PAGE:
Study Finds That High Volatility Fuels or Blendstocks Could Help Avoid Some of the Problems of Low Temperature Combustion
Increased fuel volatility could play an important role in enabling future engines to employ early direct-injection, LTC (low-temperature combustion) operating modes, according to a new study by researchers at San Francisco State University and Sandia National Laboratory. A paper on the work was published online 3 March in the ACS journal Energy & Fuels.
LTC covers a number of approaches designed to reduce engine-out emissions of NOx and PM. Early direct injection—which can produce a near-homogeneous charge if injection occurs early enough in the compression stroke to enable vaporization and in-cylinder premixing prior to combustion near top-dead center (TDC)—is one such.
Cheng et al. explain that this early direct-injection strategy achieves LTC by employing more premixed, fuel-lean (global equivalence ratio of approximately 0.4) conditions as well as high EGR levels targeted at eliminating the high-temperature NOx-formation regions associated with conventional direct-injected diesel combustion. However, other work (Martin et al.) has shown a strong connection between liquid-fuel impingement on in-cylinder surfaces and increased fuel consumption and emissions during early direct-injection, LTC operation.
In cases where liquid fuel impingement produced surface fuel films that persisted beyond the onset of combustion, “pool fires” could occur and generate high levels of soot. Increased NOx emissions were also associated with vigorous pool fires and attributed to the near-stoichiometric regions around the fuel-rich pool-fire region. In addition, the level of pool-fire activity was linked to hydrocarbon (HC) and carbon monoxide (CO) emissions. The results emphasize the significant negative consequences of liquid-phase fuel impingement on in-cylinder surfaces during LTC operation.
—Cheng et al.
Cheng et al. investigated the addition of high-volatility fuel components as a way to reduce or eliminate in-cylinder liquid-fuel impingement and fuel-film accumulation, using a single-cylinder version of a Caterpillar heavy-duty engine modified to provide extensive optical access to the combustion chamber. They tested five blends of conventional no. 2 diesel fuel (the baseline) and a high-volatility (HV) fuel mixture of 80 vol % n-heptane with balance toluene with approximately the same ignition quality as the baseline fuel over a range of injection timings at steady-state speed-load operating conditions.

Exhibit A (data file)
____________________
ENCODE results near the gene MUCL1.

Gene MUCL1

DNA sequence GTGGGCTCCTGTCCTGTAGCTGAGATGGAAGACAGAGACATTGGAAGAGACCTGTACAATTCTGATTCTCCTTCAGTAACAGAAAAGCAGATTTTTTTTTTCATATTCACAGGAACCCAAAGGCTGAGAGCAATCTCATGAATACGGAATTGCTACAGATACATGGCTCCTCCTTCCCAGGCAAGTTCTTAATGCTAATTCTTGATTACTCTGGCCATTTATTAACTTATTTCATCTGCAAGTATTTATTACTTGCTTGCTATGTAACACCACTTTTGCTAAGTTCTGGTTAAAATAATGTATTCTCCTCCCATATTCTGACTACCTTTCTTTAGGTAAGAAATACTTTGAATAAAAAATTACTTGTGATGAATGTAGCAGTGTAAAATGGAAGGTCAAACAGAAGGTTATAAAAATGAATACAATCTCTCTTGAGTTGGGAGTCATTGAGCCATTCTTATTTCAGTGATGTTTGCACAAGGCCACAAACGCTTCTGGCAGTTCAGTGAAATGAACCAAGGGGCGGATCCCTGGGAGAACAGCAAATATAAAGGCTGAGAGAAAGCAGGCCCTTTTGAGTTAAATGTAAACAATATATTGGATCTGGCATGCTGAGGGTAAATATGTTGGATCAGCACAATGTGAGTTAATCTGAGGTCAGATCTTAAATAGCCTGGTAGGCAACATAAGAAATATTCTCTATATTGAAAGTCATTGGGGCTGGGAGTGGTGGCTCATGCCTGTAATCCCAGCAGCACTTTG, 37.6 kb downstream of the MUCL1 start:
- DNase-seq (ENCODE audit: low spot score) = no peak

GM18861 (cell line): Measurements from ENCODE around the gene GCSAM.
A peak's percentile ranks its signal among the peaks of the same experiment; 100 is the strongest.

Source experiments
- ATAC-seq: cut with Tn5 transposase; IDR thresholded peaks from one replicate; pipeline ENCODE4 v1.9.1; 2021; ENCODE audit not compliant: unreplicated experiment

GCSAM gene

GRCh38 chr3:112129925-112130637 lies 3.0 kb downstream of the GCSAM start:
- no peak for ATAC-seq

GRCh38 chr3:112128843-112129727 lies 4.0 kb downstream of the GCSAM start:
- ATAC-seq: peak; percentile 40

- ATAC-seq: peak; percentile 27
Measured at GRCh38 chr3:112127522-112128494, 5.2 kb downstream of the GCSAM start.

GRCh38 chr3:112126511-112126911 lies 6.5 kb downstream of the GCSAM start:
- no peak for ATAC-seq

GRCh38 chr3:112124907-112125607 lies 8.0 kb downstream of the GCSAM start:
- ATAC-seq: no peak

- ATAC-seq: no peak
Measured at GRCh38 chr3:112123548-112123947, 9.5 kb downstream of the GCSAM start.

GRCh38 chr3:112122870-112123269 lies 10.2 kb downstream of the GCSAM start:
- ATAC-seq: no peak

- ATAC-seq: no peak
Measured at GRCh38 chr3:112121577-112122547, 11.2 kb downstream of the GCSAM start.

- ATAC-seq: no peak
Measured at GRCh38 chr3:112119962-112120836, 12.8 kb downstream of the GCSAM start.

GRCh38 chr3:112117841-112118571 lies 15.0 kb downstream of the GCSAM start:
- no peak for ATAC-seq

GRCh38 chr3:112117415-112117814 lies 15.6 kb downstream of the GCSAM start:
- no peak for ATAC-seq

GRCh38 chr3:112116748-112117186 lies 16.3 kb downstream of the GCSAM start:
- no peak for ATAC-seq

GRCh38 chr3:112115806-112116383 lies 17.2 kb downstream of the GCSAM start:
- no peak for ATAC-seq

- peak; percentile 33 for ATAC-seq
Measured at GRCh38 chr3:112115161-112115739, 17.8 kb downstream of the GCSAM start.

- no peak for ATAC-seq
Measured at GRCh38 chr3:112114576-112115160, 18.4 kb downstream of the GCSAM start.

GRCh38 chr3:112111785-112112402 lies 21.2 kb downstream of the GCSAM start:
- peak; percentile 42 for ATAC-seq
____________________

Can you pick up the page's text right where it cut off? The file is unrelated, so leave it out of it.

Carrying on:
The high-volatility fuel was denoted HV100, while the baseline diesel fuel was denoted HV0. The blends of intermediate fuels with varying levels of high-volatility content (HV content) were also prepared by mixing 28, 56, and 78 vol % HV100 in HV0—denoted as HV28, HV56, and HV78, respectively.
Diagnostics included conventional heat-release analysis; the measurement of spatially integrated broadband light emitted during the combustion process (natural luminosity); and high-speed, in-cylinder imaging of both natural luminosity and laser light elastically scattered from liquid-phase fuel in the charge gas. Engine-out emissions of nitrogen oxides (NOx), smoke, unburned hydrocarbons (HC), and carbon monoxide (CO) also were monitored.
The results of the study affirmed the earlier work by Martin et al. in showing that as the injection timing is advanced during LTC operation, liquid-fuel films on in-cylinder surfaces are likely to form because of low in-cylinder gas and surface temperatures, particularly for the lower-volatility fuels. Such liquid-fuel films can lead to pool fires and higher smoke, HC, and CO emissions, as well as lower fuel-conversion efficiencies.
Increasing HV fuel content was found to be an effective means of reducing or eliminating liquid-fuel films and pool fires, as well as their undesirable effects on efficiency and emissions. Small increases in the HV content produced large changes under conditions where pool-fire activity was significant. For the LTC conditions studied, an HV content of 78% eliminated pool fires and reduced smoke emissions to near-zero levels.
On the basis of this work, it appears that the detrimental effects of liquid-fuel films will make it extremely challenging to achieve desired efficiency and emissions targets with early direct-injection, LTC strategies using conventional diesel fuel. The use of higher-volatility blendstocks or fuels may be an important means of limiting the problems resulting from fuel film formation.
—Cheng et al.
A. S. (Ed) Cheng, Brian T. Fisher, Glen C. Martin and Charles J. Mueller (2010) Effects of Fuel Volatility on Early Direct-Injection, Low-Temperature Combustion in an Optical Diesel Engine. Energy Fuels, Article ASAP doi: 10.1021/ef9011142
Martin, G. C.; Mueller, C. J.; Milam, D. M.; Radovanovic, M. S.; Gehrke., C. R. (2008) Early Direct-Injection, Low-Temperature Combustion of Diesel Fuel in an Optical Engine Utilizing a 15-hole, Dual-Row, Narrow-Included-Angle Nozzle. SAE Int. J. Engines 1 (1), 1057– 1082 (SAE Technical Paper 2008-01-2400)